In the first verse of this lovely chapter we have a beautiful picture of that unity which should ever characterize the children of God. “And when the seventh month was come, and the children of Israel were in their cities, the people gathered themselves together “as one man to Jerusalem.” This, is, indeed blessed. “Behold how good and how pleasant a thing it is for brethren to dwell together in unity! … There the Lord commanded the blessing, even life for evermore” (Psalms 133:0). It is of this we have an example, delightful to contemplate, in the case before us. The people were gathered together as one man to the place of the Name; and in full accordance with the psalm just quoted from, “The Lord commanded the blessing.” Of this the balance of the chapter affords ample proof. It was fulfilled again in wondrous measure at the beginning of the Church’s history: “When the day of Pentecost was fully come, they were all with one accord in one place.” (Acts 2:1). And what was the happy result? Nothing less than the outpouring of the Holy Spirit, the baptism whereby the one body was formed, the conversion of three thousand persons, and the edification of the whole company, while the name of the crucified Jesus was with great power magnified and lauded.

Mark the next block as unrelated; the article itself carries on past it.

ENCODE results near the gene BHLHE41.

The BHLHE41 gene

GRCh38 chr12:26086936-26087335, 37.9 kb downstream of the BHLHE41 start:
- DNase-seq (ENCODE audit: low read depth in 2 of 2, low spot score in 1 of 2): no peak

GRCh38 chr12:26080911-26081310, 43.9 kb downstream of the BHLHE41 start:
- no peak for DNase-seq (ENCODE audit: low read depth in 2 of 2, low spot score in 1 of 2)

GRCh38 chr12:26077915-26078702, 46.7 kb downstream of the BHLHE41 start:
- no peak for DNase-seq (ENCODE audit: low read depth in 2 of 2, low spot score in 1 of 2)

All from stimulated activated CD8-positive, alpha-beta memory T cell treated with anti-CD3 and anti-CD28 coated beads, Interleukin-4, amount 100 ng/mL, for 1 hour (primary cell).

When we look back to the Church’s natal day, and contrast the sweet and holy unity then manifested, with the heart-breaking divisions and cruel separations now seen among Christians, we may well weep and cry, “O Lord, how long?”
Heal all these schisms we cannot; but we can judge the whole thing as of the flesh, and, turning from all we learn to be contrary to the mind of God, cease to own any narrower body than the body of Christ; refuse allegiance to any other head than Him who sits at God’s right hand; and, while gathering back to the one only Name-turning away from all that bears the Babylonian trade mark-open our hearts, “to all who call upon the name of our Lord Jesus Christ, both theirs and ours,” and thus, in obedience to the word of God, we may yet “endeavor to keep the unity of the Spirit in the bond of peace.”
So stirring a theme tempts us to wander from our subject, but space and time alike forbid; so we turn back to consider what is further presented for our learning and admonition in the verses that follow.